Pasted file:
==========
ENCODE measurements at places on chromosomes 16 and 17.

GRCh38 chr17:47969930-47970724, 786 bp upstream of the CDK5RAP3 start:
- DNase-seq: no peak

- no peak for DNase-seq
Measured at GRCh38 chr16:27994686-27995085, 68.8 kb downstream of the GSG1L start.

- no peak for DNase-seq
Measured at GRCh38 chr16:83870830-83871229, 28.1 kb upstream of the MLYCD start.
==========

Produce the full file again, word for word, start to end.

ENCODE measurements at places on chromosomes 16 and 17.

GRCh38 chr17:47969930-47970724, 786 bp upstream of the CDK5RAP3 start:
- DNase-seq: no peak

- no peak for DNase-seq
Measured at GRCh38 chr16:27994686-27995085, 68.8 kb downstream of the GSG1L start.

- no peak for DNase-seq
Measured at GRCh38 chr16:83870830-83871229, 28.1 kb upstream of the MLYCD start.